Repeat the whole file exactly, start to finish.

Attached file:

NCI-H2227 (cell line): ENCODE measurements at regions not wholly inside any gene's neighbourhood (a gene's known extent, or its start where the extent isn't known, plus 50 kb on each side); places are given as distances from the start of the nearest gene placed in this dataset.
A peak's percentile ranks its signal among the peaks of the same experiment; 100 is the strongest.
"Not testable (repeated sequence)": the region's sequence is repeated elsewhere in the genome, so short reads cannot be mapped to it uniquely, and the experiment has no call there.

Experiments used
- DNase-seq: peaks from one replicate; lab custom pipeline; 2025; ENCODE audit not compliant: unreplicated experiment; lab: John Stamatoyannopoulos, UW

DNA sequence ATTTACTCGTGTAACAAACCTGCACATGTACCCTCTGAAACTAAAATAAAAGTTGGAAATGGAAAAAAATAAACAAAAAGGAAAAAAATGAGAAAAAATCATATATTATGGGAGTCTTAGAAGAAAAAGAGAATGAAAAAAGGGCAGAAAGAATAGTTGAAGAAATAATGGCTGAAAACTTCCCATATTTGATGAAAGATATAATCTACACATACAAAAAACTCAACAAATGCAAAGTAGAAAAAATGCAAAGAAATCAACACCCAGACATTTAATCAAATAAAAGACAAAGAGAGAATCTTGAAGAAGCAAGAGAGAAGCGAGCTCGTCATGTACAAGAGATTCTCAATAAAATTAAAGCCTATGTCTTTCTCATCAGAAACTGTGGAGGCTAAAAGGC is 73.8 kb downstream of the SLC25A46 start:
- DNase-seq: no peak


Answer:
NCI-H2227 (cell line): ENCODE measurements at regions not wholly inside any gene's neighbourhood (a gene's known extent, or its start where the extent isn't known, plus 50 kb on each side); places are given as distances from the start of the nearest gene placed in this dataset.
A peak's percentile ranks its signal among the peaks of the same experiment; 100 is the strongest.
"Not testable (repeated sequence)": the region's sequence is repeated elsewhere in the genome, so short reads cannot be mapped to it uniquely, and the experiment has no call there.

Experiments used
- DNase-seq: peaks from one replicate; lab custom pipeline; 2025; ENCODE audit not compliant: unreplicated experiment; lab: John Stamatoyannopoulos, UW

DNA sequence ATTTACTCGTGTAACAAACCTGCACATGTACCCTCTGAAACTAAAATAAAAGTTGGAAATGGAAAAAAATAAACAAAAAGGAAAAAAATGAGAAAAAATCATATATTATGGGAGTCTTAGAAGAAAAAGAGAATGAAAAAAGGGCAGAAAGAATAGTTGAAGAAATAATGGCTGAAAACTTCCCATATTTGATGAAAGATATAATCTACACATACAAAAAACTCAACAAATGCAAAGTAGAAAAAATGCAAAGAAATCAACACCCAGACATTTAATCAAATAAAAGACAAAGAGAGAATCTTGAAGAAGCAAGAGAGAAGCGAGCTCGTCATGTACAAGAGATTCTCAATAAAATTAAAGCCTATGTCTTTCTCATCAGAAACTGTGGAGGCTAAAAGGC is 73.8 kb downstream of the SLC25A46 start:
- DNase-seq: no peak